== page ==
This herbal is particularly hazardous because its appearance gives undeserved credibility. The colored illustrations are extremely well done and very numerous. Typically, they picture the various parts used of the medicinal herbs, fresh and dried, together with some of the dosage forms prepared from them. The book’s format is also attractive. This initial visual feast is likely to lure some readers into believing that the text is equally useful. Unfortunately, such is not the case. Much of the information presented as authoritative is not; errors of commission and omission abound; and many of the assertions are based on hope or belief rather than on scientific or clinically proven facts. And no references are provided that could help careful readers to determine which is which. Thus, English herbalist Penelope Ody frustrates the reader’s search for herbal truth much as her namesake, the wife of Odysseus, frustrated her many suitors.
The book is well organized. A short history of herbal use in various cultures is followed by illustrated monographs of some 85 representative plant drugs and a section on the preparation of various dosage forms. Numerous tables enable readers to select herbs for self-treatment of various illnesses, although they are cautioned against such action in the customary small print on the copyright page. The volume concludes with some miscellaneous considerations and an index; it is well printed and well bound in Italy.
A few examples will serve to illustrate the text’s unreliability. In May, 1979, the Herb Trade Association urged its members not to sell pokeroot as a food or beverage because of its toxic character. Ody not only monographs the herb but recommends its use for tonsillitis, with the qualifying statement that the fresh, not the dried, root is toxic. She apparently is unaware of a case in Baltimore in 1938 when more than 25 people on six floors of a building were poisoned when dried pokeroot was milled in the structure. Comfrey root is recommended for external use with no mention of the need to restrict application to intact skin. In fact, a poultice is suggested for bleeding hemorrhoids. The occurrence of toxic pyrrolizidine alkaloids (PAs) in the borage plant is not mentioned. In the coltsfoot monograph, it is claimed that PAs may no longer be present in a decoction of the plant-which is untrue.
Moving on from the serious to the ridiculous, placing a pounded cabbage leaf in bra cups for mastitis or engorged breasts is counseled, apparently with a straight face. Hops is said to contain a high proportion of estrogen, a statement that will raise the eyebrows of some pharmaceutical manufacturers who have thought it necessary all these years to process large quantities of pregnant mare’s urine for such compounds. It is recommended that fresh, not dried, hops be used for insomnia; yet scientists have shown that 2-methyl-3-butane-2-ol, a sedative principle, increases in concentration in the herb for at least two years after drying.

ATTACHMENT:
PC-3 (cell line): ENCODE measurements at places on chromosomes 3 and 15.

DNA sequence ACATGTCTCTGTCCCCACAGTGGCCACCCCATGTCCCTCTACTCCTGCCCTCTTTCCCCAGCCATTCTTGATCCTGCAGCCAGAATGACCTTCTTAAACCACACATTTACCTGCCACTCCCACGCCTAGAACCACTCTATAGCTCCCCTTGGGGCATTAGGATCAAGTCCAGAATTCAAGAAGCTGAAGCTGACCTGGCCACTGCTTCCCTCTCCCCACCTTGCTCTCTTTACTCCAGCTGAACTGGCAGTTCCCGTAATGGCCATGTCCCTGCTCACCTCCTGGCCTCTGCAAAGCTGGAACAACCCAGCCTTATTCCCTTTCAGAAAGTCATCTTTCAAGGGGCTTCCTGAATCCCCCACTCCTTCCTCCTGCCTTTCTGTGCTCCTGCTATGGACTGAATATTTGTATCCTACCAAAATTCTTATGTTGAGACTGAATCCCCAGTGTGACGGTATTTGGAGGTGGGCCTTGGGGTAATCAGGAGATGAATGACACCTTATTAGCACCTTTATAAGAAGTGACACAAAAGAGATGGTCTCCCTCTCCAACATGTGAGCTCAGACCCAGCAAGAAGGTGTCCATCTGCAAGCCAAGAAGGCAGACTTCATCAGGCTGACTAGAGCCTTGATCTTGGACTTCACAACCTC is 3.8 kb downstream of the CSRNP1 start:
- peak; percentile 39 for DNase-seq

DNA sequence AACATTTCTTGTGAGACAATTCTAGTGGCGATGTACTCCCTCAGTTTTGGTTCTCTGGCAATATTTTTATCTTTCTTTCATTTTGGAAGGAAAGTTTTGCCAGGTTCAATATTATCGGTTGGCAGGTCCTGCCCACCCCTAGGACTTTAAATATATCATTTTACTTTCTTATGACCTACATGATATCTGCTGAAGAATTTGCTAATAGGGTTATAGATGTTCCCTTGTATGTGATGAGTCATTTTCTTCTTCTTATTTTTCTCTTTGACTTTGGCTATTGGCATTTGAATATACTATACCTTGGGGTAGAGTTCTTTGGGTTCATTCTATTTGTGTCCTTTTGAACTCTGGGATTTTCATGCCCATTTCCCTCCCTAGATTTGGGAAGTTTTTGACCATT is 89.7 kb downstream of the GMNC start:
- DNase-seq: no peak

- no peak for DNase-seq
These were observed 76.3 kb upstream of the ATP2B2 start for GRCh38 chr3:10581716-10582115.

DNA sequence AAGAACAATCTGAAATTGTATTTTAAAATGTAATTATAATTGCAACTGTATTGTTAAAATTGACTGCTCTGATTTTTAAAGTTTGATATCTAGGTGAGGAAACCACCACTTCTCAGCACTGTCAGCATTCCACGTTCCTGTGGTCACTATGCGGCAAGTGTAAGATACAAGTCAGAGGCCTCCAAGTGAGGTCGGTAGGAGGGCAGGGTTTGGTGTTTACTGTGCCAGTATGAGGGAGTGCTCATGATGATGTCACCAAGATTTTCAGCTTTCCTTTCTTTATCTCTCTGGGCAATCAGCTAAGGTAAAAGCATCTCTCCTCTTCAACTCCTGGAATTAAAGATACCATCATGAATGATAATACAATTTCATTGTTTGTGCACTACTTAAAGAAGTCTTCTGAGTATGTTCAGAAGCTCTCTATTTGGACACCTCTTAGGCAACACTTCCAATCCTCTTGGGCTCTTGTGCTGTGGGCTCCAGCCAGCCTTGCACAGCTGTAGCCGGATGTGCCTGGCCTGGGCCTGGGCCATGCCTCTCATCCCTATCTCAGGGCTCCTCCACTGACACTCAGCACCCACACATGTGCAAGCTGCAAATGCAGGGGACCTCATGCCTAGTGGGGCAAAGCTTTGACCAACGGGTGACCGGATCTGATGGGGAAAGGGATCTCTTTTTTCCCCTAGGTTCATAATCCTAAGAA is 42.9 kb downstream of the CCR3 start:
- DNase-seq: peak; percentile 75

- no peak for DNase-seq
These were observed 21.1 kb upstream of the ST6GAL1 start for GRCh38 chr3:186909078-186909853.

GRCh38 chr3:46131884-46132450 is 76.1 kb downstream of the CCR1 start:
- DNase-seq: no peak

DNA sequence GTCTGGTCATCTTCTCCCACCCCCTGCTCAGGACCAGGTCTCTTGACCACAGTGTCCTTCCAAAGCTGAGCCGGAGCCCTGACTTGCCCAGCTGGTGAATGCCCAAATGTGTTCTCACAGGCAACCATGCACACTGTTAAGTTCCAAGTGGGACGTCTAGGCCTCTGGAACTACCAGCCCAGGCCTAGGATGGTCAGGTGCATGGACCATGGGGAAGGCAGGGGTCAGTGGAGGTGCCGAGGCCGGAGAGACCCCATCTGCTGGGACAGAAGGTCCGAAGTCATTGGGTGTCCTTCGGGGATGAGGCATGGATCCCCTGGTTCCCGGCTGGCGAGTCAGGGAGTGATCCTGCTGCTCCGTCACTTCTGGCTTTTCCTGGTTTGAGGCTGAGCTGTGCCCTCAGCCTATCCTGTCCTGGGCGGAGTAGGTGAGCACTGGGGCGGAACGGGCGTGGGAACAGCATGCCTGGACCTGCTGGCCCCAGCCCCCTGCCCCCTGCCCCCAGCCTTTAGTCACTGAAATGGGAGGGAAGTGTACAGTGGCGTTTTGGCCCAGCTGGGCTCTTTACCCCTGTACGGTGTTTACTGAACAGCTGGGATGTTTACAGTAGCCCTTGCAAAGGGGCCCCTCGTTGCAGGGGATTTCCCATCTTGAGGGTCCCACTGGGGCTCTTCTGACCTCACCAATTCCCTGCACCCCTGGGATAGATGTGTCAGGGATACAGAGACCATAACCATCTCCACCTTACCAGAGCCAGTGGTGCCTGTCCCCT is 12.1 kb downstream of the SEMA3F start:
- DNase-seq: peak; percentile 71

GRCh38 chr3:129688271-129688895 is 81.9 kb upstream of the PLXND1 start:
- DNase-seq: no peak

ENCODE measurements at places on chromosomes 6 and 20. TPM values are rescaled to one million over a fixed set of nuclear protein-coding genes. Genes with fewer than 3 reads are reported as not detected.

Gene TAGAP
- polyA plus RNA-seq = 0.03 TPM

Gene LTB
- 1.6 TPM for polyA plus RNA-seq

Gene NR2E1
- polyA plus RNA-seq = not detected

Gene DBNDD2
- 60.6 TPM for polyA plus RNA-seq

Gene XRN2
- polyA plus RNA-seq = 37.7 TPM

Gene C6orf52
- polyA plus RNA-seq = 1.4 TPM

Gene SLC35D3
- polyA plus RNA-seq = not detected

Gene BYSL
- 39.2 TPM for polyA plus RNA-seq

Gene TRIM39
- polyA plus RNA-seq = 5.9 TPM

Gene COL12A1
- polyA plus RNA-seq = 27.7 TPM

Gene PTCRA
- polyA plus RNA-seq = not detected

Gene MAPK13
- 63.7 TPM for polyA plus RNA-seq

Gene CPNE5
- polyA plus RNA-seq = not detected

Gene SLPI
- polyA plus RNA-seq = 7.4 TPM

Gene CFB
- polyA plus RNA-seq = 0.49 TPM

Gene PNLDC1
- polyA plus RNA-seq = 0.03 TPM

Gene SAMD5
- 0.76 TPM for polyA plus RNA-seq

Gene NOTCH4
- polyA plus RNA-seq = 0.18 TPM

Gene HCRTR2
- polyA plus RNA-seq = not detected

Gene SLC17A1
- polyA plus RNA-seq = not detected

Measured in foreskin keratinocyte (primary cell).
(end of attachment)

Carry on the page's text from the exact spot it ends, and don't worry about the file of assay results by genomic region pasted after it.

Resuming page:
Botanically oriented readers will be disturbed by the absence of author citations from scientific plant names. The practice of referring to rhizomes or rhizomes and roots (e.g., ginger, rhubarb, valerian) simply as “roots” and the lack of a clear differentiation of aloe gel from the parenchyma cells and aloe latex or juice from the pericyclic tubules are also disturbing. The designation of the plants yielding medicinal rhubarb only as Rheum palrmatum enormously simplifies the numerous species and hybrids of this taxonomically difficult genus.
In summary, aside from the excellent illustrations, there appears to be no justification for publishing this book. Its existence will simply provide more ammunition for the critics of phytomedicines who are looking for evidence that herbalism is unscientific and therefore that herbs are unworthy of consideration. In fact, some uses of herbs are disreputable, but others are not. Publishers who market attractively packaged but scientifically unsound herbals do more harm than they will ever know.
Dr. Tyler, who died in 2001, was the Lilly distinguished professor of pharmacognosy (the science of medicines from natural sources) at Purdue University. A world-renowned authority, he wrote The Honest Herbal, an evaluation of popular herbs, and was senior author of the textbook Pharmacognosy.
Stephen Barrett, M.D.
The foreword to The Complete Medicinal Herbal was written by Mark Blumenthal, executive director of the American Botanical Council, a nonprofit organization whose stated mission is to “disseminate accurate, responsible scientific information on herbs and herbal research.” The Council’s catalog lists this book and several other unreliable ones in its otherwise valuable catalog. In 1996, I asked Blumenthal to purge the catalog of books that contain highly irresponsible or quack advice, including this book. His letter refusing to do so contained the following paragraph:
In 1997, I called this problem to the attention of Dr. Tyler, who is a member of the American Botanical Council’s board of trustees. However, the books I complained about are still in the catalog and several other quacky ones have been added.
This page was revised on October 7, 2001.